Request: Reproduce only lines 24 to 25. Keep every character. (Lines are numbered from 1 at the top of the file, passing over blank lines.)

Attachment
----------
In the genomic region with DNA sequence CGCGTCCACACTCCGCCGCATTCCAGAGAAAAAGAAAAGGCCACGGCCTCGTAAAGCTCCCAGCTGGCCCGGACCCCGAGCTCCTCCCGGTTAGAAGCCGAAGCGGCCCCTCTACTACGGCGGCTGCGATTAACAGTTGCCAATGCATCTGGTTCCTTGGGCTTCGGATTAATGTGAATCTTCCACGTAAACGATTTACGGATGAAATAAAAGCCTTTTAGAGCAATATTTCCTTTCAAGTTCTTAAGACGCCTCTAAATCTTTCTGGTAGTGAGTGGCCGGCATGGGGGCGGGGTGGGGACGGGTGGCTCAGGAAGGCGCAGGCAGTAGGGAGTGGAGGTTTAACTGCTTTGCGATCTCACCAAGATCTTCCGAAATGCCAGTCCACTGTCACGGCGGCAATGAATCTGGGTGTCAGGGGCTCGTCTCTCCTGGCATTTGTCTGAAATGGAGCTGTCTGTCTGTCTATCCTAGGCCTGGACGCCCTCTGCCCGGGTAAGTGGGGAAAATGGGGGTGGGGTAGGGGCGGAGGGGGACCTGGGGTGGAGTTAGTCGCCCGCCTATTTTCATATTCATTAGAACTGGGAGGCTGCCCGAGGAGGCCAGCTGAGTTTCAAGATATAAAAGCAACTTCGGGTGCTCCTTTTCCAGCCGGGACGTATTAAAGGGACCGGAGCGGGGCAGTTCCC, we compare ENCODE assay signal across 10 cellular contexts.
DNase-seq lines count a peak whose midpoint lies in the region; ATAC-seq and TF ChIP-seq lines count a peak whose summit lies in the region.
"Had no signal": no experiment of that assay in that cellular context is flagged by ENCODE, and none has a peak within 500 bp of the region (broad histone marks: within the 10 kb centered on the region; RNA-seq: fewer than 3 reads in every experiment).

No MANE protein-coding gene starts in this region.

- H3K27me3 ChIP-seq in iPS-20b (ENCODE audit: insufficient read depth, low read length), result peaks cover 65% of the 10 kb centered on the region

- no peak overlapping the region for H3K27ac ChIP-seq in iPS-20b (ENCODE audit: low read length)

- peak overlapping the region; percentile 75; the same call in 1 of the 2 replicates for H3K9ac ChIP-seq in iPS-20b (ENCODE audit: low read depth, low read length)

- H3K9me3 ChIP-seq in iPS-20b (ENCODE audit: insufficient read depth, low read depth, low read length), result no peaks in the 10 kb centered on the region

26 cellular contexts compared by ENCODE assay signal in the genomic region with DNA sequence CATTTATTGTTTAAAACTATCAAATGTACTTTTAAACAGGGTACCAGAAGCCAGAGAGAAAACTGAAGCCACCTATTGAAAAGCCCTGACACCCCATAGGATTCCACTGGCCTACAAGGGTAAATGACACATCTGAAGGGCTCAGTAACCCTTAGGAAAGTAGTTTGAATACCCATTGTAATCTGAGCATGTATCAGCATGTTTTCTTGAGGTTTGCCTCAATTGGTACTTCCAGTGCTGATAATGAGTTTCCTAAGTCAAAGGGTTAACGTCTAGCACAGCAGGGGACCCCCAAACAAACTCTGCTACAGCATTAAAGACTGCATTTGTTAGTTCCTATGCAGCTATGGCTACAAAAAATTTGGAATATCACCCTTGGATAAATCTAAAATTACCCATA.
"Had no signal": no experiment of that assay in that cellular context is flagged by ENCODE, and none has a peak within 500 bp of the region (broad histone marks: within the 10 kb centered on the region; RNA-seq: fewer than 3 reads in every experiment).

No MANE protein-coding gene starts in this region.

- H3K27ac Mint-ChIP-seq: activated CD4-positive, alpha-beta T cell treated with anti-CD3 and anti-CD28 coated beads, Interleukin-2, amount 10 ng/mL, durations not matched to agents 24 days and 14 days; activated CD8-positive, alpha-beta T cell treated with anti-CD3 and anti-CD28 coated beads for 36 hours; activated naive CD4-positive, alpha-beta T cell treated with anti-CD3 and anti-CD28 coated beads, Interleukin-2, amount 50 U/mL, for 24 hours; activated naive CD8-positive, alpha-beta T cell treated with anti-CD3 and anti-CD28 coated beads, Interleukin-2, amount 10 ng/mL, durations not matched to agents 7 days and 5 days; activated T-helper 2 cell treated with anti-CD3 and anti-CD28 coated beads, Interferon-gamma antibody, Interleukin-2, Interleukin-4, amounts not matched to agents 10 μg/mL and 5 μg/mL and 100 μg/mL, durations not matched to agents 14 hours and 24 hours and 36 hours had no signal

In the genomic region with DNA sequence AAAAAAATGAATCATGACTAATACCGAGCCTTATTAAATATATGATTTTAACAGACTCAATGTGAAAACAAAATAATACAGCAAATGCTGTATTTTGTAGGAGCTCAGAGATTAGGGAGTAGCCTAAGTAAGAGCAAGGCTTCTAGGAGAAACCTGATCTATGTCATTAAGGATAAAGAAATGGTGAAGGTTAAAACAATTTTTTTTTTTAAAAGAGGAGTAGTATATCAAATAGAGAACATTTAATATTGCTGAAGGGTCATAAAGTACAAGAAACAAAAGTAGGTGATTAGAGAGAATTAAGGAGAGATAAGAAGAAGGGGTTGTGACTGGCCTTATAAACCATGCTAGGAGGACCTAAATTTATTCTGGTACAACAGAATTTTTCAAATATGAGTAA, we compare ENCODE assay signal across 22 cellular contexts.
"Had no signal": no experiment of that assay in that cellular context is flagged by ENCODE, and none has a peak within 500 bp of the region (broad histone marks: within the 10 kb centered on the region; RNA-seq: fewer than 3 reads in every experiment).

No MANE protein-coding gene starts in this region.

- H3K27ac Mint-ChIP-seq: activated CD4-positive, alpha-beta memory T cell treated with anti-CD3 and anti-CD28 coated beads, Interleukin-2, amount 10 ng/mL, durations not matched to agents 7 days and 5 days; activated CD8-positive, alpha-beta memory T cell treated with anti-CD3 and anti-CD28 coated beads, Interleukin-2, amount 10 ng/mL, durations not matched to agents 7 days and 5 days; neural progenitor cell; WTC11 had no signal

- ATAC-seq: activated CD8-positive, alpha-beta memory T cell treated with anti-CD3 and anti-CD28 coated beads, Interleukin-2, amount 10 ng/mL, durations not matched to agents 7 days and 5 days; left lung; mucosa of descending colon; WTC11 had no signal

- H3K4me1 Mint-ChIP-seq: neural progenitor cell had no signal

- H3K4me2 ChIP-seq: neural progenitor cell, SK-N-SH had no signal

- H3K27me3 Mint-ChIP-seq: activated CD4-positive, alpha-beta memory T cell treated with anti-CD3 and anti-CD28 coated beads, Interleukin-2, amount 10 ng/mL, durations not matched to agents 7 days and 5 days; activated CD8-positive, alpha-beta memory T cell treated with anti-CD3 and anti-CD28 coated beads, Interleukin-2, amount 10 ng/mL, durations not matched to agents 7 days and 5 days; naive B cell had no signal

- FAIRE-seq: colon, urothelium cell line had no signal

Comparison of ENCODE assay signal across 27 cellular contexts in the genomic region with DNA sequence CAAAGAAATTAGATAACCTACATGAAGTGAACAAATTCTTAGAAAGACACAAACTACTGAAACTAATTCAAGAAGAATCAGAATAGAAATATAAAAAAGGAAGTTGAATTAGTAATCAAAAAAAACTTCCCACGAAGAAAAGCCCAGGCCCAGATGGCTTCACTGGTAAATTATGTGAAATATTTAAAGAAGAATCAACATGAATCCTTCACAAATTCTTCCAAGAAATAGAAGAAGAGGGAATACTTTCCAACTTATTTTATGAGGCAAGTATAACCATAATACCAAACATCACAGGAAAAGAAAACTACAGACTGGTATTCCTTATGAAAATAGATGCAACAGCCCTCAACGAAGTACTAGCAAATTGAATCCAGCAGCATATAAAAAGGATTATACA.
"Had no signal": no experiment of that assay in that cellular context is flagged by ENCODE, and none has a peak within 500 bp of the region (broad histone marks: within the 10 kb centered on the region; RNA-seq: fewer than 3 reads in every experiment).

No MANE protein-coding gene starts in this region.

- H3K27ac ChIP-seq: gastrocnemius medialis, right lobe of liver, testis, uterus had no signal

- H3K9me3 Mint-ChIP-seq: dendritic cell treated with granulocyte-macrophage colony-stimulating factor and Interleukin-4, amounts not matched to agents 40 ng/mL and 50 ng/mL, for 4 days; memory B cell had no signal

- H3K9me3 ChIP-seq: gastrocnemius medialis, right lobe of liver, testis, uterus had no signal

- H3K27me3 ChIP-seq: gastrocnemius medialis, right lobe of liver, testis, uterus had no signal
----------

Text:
No MANE protein-coding gene starts in this region.

- H3K27ac ChIP-seq: gastrocnemius medialis, right lobe of liver, testis, uterus had no signal